What to Expect in the 2019 Legislative Session

The Maryland General Assembly will convene in Annapolis Wednesday, for its annual 90-day session that runs through April 8th.  ABC members are not alone when asking the perennial question, “Well, what should I expect?”  Below are some of the business and construction issues that Maryland legislators have hinted at taking up during the 2019 session of the Maryland General Assembly.

Minimum Wage: Democrats and labor advocates are poised to push for a minimum wage increase from the current $10.10 an hour, which is $2.85 more an hour than the federal minimum wage, to $15 an hour.  While an increase to $15 an hour may not be likely this session, one should expect some sort of minimum wage increase as the 2018 increase to $10.10 an hour was the last of the phased-in increases that were set by Maryland lawmakers in 2014. Since 2015, Maryland minimum wage has increased from $2.85 an hour from $7.25 an hour to $10.10 an hour.

Corporate Income Tax:  In an effort to upgrade Maryland’s overall business climate, the Maryland Chamber of Commerce along with its business coalition partners are hoping to persuade the Maryland General Assembly to gradually lower the state’s corporate income tax rate over three years to bring it down to 7% percent by 2021.  The current corporate income tax rate for Maryland is 8.25%.  Despite getting a meaningful break at the federal level because of the Tax Cuts and Jobs Act, which slashed the federal corporate income tax rate from 35 percent to 21 percent, the Maryland Comptroller estimates that with the elimination of various tax deductions under the federal act, businesses will end up paying more taxes at the state level.  By comparison, neighboring Virginia has a 6% state tax rate, while Pennsylvania has a 9.99% tax rate.  This is not the first time Maryland business leaders have pushed for a reduction in the corporate tax rate, but with the recent loss of Amazon’s H2Q to Northern Virginia proponents of the reduction have a revived argument for a change.

Opportunity Zones:  In 2017, the federal government passed the Tax Cuts and Job​s Act, which created the Opportunity Zone program now administered by the U.S. Treasury Department.  The program provides federal tax incentives for investment in distressed communities over the next 10 years.  Areas designated as Opportunity Zones of which Maryland has 149 will be able to reap the benefits of capital gains to help redevelop underserved communities.  Governor Hogan will seek to build on this program when he presents the “More Opportunities for Marylanders Act”, as well as earmarked funding in his budget to boost Maryland’s Opportunity Zones.  The Act would extend a 10-year state tax credit for each job created by a company that expands or locates in an Opportunity Zone. Those companies also could get up to $6 million more in tax credits, pay no state property tax, and have other governmental fees waived.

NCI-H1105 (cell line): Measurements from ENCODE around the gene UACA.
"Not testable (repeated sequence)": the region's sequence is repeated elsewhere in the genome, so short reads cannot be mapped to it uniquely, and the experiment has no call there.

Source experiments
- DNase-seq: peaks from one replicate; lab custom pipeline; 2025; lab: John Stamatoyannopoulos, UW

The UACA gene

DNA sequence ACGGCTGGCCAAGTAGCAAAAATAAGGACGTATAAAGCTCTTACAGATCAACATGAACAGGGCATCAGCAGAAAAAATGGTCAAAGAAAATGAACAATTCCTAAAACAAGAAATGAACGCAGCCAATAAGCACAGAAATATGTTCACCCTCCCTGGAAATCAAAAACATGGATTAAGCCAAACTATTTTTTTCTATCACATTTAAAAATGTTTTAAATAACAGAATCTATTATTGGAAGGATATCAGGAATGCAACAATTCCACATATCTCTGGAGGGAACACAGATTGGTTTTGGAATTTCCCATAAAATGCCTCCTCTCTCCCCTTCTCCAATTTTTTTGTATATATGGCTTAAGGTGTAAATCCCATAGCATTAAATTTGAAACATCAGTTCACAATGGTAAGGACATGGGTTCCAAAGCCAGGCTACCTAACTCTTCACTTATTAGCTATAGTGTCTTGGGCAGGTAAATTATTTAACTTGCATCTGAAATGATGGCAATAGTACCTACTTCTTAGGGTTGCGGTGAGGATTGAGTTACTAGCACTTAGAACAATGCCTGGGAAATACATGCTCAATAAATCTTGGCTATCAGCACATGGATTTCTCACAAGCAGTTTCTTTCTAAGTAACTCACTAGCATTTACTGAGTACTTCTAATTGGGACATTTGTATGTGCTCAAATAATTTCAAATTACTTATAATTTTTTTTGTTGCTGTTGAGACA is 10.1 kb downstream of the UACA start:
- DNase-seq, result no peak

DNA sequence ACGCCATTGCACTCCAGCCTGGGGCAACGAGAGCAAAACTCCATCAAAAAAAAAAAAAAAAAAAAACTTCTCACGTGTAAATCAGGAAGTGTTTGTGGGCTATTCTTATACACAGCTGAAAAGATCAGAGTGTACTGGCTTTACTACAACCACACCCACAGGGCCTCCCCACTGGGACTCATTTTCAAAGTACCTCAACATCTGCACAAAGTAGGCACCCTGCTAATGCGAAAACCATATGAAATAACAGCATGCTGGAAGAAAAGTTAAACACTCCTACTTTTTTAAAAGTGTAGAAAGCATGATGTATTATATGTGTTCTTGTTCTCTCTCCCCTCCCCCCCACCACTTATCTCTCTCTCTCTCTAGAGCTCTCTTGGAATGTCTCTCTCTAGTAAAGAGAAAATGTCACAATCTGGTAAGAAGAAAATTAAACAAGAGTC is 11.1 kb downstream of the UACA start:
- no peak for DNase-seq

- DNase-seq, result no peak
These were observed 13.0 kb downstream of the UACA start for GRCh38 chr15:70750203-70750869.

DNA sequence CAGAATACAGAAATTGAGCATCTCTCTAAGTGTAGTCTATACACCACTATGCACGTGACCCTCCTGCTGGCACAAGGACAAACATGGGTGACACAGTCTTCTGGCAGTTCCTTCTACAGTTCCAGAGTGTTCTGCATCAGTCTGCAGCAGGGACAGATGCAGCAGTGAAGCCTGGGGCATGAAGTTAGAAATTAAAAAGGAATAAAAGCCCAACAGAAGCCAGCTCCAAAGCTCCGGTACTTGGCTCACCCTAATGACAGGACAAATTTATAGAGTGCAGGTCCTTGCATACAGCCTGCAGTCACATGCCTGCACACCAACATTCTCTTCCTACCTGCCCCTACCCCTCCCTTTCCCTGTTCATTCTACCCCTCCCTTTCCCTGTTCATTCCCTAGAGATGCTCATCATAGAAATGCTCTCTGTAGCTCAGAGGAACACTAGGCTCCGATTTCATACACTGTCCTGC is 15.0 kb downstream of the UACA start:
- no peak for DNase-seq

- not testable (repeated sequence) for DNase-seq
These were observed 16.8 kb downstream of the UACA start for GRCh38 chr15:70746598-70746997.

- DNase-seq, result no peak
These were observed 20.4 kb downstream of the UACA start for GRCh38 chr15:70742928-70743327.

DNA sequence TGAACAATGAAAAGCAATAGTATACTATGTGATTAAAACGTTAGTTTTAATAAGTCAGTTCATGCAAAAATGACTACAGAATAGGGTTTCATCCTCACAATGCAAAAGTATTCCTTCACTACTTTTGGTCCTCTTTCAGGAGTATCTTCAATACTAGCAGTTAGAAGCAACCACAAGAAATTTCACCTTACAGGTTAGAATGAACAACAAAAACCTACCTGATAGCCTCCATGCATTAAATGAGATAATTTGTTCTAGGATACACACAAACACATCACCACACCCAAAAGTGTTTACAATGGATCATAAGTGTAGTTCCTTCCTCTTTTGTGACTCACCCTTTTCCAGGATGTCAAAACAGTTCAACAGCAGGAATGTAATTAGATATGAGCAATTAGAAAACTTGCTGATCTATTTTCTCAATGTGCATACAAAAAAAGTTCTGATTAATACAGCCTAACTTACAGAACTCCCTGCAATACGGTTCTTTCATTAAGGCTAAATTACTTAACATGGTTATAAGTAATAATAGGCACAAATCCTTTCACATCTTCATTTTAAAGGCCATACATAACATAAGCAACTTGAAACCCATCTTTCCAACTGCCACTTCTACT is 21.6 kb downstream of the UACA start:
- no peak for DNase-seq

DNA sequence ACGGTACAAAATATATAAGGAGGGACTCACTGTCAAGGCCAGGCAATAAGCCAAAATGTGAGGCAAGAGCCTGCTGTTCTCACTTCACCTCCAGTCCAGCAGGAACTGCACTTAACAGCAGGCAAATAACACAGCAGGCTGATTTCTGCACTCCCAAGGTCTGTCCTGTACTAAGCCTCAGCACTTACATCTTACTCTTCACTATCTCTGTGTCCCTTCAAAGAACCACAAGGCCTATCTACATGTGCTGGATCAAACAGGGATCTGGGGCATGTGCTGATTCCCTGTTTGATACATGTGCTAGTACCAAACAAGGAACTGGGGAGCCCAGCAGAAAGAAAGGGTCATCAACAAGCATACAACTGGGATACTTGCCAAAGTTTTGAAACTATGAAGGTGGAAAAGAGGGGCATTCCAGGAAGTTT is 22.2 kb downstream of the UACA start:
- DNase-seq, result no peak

Furthermore, Governor Hogan is allocating $3 million in his budget for the “Opportunity Works” job training program for companies in the Opportunity Zones, as well as $16 million into a new Maryland Technology Infrastructure Fund, which would be used to “leverage” up to $500 million in private investment.

Road Projects:  The legislature anticipates that Governor Hogan will forge ahead with a plan for a public-private partnership to construct more than 100 miles of toll lanes to widen the Capital Beltway, Interstate 270, the Baltimore-Washington Parkway, and U.S. 15 through the City of Frederick in order to alleviate congestion.  The cost of expansion is modestly estimated at $9 billion.

In response to the Governor’s proposal, State Delegate Alfred C. Carr Jr. of Montgomery County has introduced a local bill that would require state officials to get the county’s approval before they can build a toll road through Montgomery County.  Similarly, a freshman delegate from Montgomery County, Delegate-elect Vaughn Stewart, plans to introduce the Transportation Climate Accountability Act of 2019.  Under the bill, comprehensive studies of both the anticipated greenhouse gas emissions and air pollution would have to be conducted for any state-funded highway project or a project being built through a public-private partnership. 

School Construction:  Governor Hogan also announced that he will present the “Building Opportunity Fund Act”, which will provide new additional school construction funding, make progress on the backlog of county priorities, and create new construction jobs.

Clean Energy: The Maryland Clean Energy Jobs Act of 2019 will be reintroduced. The bill proposes a statewide renewable energy use increase to 50 percent by 2040, with plans to achieve 100 percent clean energy by 2050.  Only solar photovoltaic, solar water heating, wind, ocean, small hydroelectric, or stored energy from one of these sources is eligible for the new RPS.  Opponents of the measure believe that such a move by the state will cause energy costs to skyrocket for consumers.

Constitutional Amendment for Clean Air and Water: Delegate Steve Lafferty will present The Healthy Green Amendment to the state’s constitution that would add the right to a healthy, clean environment with our other inalienable rights such the freedom of speech and religion.  The proposal would require the state to consider the effect of any proposed action on pure water, clean air, and ecologically healthy habitats and thus broaden the types of lawsuits that citizens may bring in fighting development projects.  Environmentalist conceded that such a measure would help prevent some future development projects.    Opponents of this constitutional amendment fear that every development project will be fraught with endless litigation and will ultimate stifle economic development.